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Inauguration of a Nation

January 20, 2009

I experienced a harsh and relentless reality some days as a youngster and by the time I reached high school I was full of anger and rebellion. I got into fights and other mischief and began skipping school. By my senior year, my grade point average was ridiculously low and though intellectually capable, I threw up my hands to college and figured there was no use in applying because who would accept me with such laughable grades?

But I had a teacher who encouraged me to try. I could always start at a smaller college and transfer to a larger one, she said. Her name was Jacqueline Bostic. She saw beyond what others could see—she could truly see me.

With her encouragement, I applied and was accepted to a small college of 3,000 students. The acceptance alone meant that I had a chance to change. It meant that someone believed in me and my abilities. One letter and one day changed the course of my life. I didn’t wait to begin in the fall quarter as most new students do. I began a few weeks later during the summer quarter and I never ever looked back.

A year later, I transferred to a huge school with ten times as many students. I went to school every single quarter, including summers, during my entire college matriculation. Within four years I had grown tremendously as a young woman and I had redeemed myself. By the grace of God, I created a new reality for myself, a new outlook on life, and a new belief system for what was possible. I graduated from the University of Georgia with two degrees in four years and a good grade point average. Yet I had begun college with an embarrassing grade point average and had barely been accepted. My journey to campus for my first day of college was my inauguration for a new life.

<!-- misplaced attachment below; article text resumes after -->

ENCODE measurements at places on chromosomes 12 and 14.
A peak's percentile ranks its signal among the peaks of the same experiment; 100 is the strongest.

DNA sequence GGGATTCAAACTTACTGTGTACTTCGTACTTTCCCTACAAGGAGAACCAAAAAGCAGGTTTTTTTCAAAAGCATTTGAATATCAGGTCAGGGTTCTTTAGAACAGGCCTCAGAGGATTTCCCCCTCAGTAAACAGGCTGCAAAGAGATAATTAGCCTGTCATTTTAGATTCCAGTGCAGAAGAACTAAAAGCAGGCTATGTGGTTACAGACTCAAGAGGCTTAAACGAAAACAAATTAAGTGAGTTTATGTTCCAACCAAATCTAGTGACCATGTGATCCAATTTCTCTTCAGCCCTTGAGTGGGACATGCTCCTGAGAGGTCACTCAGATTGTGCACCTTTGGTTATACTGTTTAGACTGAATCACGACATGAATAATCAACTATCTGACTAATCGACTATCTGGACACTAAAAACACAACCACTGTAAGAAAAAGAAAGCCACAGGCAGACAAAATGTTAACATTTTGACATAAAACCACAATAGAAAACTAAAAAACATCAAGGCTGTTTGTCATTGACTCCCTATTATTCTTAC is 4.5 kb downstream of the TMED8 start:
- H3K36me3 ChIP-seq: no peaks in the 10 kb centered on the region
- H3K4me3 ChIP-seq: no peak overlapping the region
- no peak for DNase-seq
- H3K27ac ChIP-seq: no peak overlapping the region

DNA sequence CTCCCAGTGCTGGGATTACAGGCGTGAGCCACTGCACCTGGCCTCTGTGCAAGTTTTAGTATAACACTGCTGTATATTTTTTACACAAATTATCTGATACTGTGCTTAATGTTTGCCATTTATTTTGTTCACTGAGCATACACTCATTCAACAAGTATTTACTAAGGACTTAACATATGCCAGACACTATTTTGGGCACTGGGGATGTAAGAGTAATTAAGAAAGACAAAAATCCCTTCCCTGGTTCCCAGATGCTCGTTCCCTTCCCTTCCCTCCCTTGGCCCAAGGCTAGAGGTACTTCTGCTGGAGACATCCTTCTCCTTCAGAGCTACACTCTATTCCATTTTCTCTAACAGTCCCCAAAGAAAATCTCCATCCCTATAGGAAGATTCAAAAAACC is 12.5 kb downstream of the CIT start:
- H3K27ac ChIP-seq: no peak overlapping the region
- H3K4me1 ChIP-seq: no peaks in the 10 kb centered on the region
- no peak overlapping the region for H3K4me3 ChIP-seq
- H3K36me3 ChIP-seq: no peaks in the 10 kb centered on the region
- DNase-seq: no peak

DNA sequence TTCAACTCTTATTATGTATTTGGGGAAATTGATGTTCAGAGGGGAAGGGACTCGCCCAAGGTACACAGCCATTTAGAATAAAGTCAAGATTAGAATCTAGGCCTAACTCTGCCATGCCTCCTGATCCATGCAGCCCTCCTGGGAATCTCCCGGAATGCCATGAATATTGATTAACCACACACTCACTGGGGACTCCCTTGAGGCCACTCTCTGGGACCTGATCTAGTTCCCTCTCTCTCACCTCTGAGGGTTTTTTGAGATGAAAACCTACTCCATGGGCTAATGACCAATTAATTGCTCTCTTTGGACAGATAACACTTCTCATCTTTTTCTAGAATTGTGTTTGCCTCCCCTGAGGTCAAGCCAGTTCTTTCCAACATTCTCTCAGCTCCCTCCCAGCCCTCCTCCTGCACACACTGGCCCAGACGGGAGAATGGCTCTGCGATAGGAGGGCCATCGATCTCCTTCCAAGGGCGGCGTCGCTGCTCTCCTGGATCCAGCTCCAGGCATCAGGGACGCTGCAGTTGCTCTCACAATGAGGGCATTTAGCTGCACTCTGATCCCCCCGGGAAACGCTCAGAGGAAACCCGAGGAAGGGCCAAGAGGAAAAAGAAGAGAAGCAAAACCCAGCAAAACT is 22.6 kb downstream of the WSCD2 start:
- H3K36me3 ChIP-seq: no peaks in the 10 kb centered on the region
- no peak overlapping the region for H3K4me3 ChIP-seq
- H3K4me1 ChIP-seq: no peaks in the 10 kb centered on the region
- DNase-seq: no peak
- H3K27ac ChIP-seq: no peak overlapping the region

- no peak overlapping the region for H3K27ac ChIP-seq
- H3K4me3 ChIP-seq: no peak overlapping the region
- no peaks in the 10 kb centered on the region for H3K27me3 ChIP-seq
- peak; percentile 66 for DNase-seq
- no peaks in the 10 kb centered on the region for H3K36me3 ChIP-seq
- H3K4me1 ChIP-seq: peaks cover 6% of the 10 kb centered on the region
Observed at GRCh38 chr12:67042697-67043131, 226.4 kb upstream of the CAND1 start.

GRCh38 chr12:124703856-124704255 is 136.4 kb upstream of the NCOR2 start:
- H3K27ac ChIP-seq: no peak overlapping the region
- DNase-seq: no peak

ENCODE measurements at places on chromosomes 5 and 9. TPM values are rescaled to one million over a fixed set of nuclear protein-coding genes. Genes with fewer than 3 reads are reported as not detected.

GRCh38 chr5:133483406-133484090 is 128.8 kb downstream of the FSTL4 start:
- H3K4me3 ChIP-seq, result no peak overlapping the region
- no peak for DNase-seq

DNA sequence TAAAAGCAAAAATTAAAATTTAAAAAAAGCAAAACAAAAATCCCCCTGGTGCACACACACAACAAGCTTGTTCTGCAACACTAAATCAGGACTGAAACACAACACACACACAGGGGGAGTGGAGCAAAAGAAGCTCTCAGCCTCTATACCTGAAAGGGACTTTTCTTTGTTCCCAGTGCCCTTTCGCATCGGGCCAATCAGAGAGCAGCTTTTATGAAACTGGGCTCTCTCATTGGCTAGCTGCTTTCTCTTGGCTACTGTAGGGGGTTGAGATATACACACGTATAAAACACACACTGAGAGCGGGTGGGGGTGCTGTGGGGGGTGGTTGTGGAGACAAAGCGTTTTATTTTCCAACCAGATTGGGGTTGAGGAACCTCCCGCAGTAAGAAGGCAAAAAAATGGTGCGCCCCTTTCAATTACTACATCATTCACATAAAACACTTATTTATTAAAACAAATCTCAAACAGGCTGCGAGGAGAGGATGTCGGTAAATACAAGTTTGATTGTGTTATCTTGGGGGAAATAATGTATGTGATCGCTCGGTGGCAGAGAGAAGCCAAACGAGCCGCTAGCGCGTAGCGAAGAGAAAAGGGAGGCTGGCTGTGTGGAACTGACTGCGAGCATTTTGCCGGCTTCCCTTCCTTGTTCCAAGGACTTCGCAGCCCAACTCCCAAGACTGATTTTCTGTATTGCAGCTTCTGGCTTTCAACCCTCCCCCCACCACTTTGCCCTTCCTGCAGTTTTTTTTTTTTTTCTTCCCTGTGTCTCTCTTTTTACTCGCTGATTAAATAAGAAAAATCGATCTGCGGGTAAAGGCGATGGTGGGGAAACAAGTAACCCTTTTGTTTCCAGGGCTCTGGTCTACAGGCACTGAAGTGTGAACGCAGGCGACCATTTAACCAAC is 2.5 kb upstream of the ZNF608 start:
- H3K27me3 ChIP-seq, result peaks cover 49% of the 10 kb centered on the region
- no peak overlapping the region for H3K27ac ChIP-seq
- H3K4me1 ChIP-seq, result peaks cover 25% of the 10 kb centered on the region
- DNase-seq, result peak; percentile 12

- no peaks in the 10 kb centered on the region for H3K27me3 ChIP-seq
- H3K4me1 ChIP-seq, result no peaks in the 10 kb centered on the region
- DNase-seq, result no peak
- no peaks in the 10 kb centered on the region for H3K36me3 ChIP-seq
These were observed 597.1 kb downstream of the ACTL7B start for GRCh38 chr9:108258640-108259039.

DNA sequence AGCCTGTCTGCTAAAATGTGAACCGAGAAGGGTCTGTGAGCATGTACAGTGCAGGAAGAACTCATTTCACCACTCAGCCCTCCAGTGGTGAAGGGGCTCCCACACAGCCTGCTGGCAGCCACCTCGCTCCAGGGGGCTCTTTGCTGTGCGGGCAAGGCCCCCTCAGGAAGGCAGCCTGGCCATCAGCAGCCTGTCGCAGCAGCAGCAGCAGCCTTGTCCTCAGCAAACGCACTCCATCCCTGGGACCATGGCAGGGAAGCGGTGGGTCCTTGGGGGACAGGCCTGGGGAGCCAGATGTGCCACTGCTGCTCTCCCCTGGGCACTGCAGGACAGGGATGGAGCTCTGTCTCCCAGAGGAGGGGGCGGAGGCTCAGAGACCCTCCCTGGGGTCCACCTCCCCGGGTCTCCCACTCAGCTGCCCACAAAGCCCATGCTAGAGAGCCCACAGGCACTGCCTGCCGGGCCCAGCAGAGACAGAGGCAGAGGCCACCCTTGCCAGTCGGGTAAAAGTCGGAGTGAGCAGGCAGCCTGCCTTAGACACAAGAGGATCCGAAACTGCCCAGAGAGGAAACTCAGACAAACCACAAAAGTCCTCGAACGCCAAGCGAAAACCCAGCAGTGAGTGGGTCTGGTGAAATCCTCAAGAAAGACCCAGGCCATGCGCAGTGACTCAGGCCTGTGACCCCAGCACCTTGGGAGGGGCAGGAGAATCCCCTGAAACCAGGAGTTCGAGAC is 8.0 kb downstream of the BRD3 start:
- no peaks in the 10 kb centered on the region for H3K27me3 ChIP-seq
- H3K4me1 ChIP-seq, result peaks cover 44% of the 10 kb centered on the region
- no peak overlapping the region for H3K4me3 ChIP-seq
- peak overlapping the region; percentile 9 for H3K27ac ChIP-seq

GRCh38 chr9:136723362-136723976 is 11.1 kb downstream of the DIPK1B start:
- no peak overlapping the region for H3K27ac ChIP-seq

Today, this is where we stand as a nation—and as individual citizens.

Our reality has been harsh. On September 11, 2001, we experienced the most heinous and despicable expression of human dissent. Now at war for eight long years, Americans of all races, ethnicities, religious beliefs, socio-economic statuses and both genders have died or been maimed for the ideals of the United States. And in the last few months, an economic hurricane has drowned the stock market and washed away the value that many people worked years and years to build—and washed away the hope of millions of people who have been laid off or otherwise adversely affected by market conditions. Many who are still standing are quivering in fear. And there are thousands, perhaps millions, of entrepreneurs and small business owners sitting atop the proverbial roofs of their businesses waving for help as the tide of the economic fallout continues to rise.

Today is the inauguration of President Barack H. Obama, and it is also our inauguration as a nation. This is our opportunity to ceremoniously strike the chords of individual, and therefore collective, change.

Our challenges are enormous but so is our faith, our intellect, our creativity and our ability if we focus for the next four years like we never have before. As we personally witness, or watch on television, today’s inauguration let us appreciate and celebrate this beautiful historical moment—and let us also think on making personal history. What do you aspire to achieve that you never have before?

Think about this: If you and I dig deep and think about what we would really like to achieve in our personal lives over the next four years and then we dig deeper to achieve it, then our personal accomplishments become collective achievement.

I’m sure there were some other students who started college struggling like me and there were others who started with great grades and yet others who were average. We all had our individual stories, backgrounds, journeys, goals and majors. We all walked that road for four years as individuals. And in 2001, when I graduated, and scores of other students graduated, our individual accomplishments became a class of people graduating together after having flexed and strengthened our intellectual abilities—and stretched and persevered to achieve our personal goals.

Today is your inauguration too. This is the inauguration of a nation that voted for change. What will you change so we can change?

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